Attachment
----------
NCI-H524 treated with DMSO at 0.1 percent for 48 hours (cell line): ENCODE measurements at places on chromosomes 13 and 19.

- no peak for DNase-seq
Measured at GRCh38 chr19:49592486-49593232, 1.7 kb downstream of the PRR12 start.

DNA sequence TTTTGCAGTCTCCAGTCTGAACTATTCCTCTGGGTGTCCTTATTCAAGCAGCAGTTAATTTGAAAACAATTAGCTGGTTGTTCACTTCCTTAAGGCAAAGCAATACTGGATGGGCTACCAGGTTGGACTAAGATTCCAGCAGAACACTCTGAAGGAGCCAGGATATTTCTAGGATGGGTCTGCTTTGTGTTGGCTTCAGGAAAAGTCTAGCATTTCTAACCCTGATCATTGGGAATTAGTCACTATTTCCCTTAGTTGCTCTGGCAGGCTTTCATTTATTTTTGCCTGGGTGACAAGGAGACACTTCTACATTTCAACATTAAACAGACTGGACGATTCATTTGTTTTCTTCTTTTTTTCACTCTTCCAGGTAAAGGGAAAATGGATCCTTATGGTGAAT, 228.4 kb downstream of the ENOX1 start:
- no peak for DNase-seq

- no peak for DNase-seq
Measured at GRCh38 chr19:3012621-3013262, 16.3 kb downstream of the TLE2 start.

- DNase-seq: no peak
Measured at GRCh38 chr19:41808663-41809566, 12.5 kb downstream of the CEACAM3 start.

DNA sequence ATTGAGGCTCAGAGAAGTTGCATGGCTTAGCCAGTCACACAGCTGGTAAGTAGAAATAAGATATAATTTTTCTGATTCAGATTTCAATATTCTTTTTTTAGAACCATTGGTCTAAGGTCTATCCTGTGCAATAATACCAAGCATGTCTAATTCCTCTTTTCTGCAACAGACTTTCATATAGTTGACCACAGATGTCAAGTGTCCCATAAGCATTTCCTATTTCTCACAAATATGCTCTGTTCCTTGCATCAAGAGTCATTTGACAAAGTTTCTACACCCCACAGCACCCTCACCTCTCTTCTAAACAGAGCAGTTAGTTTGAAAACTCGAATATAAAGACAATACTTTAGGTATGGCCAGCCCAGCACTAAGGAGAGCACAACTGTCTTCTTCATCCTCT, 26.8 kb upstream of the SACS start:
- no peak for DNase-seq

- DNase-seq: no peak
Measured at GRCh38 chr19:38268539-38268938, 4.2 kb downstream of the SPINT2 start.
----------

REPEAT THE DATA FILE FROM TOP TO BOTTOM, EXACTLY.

NCI-H524 treated with DMSO at 0.1 percent for 48 hours (cell line): ENCODE measurements at places on chromosomes 13 and 19.

- no peak for DNase-seq
Measured at GRCh38 chr19:49592486-49593232, 1.7 kb downstream of the PRR12 start.

DNA sequence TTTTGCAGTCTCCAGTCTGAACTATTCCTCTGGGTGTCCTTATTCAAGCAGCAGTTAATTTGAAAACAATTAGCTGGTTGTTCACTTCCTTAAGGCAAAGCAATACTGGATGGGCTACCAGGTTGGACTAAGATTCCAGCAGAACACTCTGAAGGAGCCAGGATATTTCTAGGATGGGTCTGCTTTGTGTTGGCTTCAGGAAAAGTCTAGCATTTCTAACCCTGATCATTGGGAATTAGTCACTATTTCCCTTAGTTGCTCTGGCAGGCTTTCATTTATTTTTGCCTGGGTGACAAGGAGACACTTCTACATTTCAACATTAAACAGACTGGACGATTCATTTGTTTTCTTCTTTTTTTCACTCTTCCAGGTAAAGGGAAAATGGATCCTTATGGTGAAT, 228.4 kb downstream of the ENOX1 start:
- no peak for DNase-seq

- no peak for DNase-seq
Measured at GRCh38 chr19:3012621-3013262, 16.3 kb downstream of the TLE2 start.

- DNase-seq: no peak
Measured at GRCh38 chr19:41808663-41809566, 12.5 kb downstream of the CEACAM3 start.

DNA sequence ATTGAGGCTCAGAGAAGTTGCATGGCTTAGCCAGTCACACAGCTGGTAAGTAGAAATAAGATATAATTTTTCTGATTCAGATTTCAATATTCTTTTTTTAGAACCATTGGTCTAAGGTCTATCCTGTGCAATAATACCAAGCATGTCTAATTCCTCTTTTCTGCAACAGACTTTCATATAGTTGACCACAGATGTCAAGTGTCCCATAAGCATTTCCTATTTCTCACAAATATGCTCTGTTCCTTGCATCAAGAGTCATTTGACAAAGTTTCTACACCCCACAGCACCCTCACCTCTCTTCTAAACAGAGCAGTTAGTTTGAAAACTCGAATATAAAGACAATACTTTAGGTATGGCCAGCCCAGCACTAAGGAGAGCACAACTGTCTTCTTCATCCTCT, 26.8 kb upstream of the SACS start:
- no peak for DNase-seq

- DNase-seq: no peak
Measured at GRCh38 chr19:38268539-38268938, 4.2 kb downstream of the SPINT2 start.